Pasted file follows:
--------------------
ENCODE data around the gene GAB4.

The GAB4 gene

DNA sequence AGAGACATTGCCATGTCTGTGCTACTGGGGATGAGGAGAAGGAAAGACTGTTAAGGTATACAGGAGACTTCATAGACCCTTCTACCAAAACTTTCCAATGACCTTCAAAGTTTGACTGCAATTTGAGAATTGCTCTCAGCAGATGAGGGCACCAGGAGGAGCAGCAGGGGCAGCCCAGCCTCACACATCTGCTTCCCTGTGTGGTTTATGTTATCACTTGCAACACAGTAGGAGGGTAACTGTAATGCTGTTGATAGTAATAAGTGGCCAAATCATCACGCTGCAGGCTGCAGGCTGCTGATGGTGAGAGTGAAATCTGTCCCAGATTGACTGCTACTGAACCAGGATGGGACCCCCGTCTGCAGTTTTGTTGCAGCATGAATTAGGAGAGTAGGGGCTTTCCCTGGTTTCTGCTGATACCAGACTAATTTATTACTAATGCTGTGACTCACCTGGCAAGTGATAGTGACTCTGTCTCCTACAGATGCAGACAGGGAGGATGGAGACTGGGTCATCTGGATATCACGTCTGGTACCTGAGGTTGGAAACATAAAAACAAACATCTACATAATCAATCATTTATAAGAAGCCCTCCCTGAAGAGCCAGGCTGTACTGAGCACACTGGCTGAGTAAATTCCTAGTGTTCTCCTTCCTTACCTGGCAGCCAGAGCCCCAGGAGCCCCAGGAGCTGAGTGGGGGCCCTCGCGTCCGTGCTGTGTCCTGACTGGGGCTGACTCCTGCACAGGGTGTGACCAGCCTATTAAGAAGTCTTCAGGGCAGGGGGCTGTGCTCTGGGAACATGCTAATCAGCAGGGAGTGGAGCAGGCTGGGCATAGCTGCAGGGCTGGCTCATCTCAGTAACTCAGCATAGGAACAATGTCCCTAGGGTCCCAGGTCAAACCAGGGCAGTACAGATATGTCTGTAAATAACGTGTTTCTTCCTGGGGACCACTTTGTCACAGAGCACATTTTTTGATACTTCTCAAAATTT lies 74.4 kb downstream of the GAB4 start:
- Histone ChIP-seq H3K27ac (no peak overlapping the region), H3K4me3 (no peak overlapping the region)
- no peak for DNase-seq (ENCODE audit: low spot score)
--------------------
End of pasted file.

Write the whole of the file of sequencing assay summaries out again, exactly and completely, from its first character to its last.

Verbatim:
ENCODE data around the gene GAB4.

The GAB4 gene

DNA sequence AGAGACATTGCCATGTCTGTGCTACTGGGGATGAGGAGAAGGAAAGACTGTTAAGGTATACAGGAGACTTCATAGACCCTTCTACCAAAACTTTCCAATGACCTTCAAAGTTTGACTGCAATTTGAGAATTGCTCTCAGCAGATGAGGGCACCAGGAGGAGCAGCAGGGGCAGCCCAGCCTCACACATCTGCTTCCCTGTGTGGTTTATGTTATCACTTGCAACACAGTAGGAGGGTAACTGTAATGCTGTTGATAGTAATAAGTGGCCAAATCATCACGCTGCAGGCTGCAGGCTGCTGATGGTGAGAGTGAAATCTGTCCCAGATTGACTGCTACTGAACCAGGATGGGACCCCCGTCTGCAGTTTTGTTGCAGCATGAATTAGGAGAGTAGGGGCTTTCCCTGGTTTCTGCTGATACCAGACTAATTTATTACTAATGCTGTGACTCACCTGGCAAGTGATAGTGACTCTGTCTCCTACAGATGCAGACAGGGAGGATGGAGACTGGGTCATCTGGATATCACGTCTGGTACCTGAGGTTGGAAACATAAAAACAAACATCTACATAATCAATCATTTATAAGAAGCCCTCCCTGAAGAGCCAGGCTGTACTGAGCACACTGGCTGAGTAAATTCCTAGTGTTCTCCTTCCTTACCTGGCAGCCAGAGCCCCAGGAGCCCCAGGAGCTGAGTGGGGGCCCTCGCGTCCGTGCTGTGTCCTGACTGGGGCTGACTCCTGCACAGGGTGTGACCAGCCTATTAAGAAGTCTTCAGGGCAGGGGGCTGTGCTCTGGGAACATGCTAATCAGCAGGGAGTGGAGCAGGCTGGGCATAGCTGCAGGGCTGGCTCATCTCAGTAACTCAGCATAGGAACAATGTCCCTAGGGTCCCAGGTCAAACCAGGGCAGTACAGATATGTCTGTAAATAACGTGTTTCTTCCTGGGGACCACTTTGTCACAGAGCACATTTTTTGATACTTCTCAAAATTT lies 74.4 kb downstream of the GAB4 start:
- Histone ChIP-seq H3K27ac (no peak overlapping the region), H3K4me3 (no peak overlapping the region)
- no peak for DNase-seq (ENCODE audit: low spot score)